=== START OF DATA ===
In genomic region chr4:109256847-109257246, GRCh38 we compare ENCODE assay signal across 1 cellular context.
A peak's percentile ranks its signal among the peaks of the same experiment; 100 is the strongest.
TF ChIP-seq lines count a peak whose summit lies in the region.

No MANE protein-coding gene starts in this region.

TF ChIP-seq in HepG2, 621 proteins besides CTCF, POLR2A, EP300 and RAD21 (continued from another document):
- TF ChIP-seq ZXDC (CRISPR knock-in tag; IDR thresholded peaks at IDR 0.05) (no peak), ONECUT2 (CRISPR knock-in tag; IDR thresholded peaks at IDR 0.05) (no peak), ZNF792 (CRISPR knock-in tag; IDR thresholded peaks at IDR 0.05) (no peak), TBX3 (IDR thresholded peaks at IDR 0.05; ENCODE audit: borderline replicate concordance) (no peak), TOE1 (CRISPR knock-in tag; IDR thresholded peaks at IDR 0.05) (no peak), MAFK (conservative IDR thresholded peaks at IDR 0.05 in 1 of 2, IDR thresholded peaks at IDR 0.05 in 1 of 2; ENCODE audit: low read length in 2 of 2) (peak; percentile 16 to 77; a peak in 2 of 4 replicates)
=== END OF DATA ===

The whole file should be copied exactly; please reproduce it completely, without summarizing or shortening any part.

In genomic region chr4:109256847-109257246, GRCh38 we compare ENCODE assay signal across 1 cellular context.
A peak's percentile ranks its signal among the peaks of the same experiment; 100 is the strongest.
TF ChIP-seq lines count a peak whose summit lies in the region.

No MANE protein-coding gene starts in this region.

TF ChIP-seq in HepG2, 621 proteins besides CTCF, POLR2A, EP300 and RAD21 (continued from another document):
- TF ChIP-seq ZXDC (CRISPR knock-in tag; IDR thresholded peaks at IDR 0.05) (no peak), ONECUT2 (CRISPR knock-in tag; IDR thresholded peaks at IDR 0.05) (no peak), ZNF792 (CRISPR knock-in tag; IDR thresholded peaks at IDR 0.05) (no peak), TBX3 (IDR thresholded peaks at IDR 0.05; ENCODE audit: borderline replicate concordance) (no peak), TOE1 (CRISPR knock-in tag; IDR thresholded peaks at IDR 0.05) (no peak), MAFK (conservative IDR thresholded peaks at IDR 0.05 in 1 of 2, IDR thresholded peaks at IDR 0.05 in 1 of 2; ENCODE audit: low read length in 2 of 2) (peak; percentile 16 to 77; a peak in 2 of 4 replicates)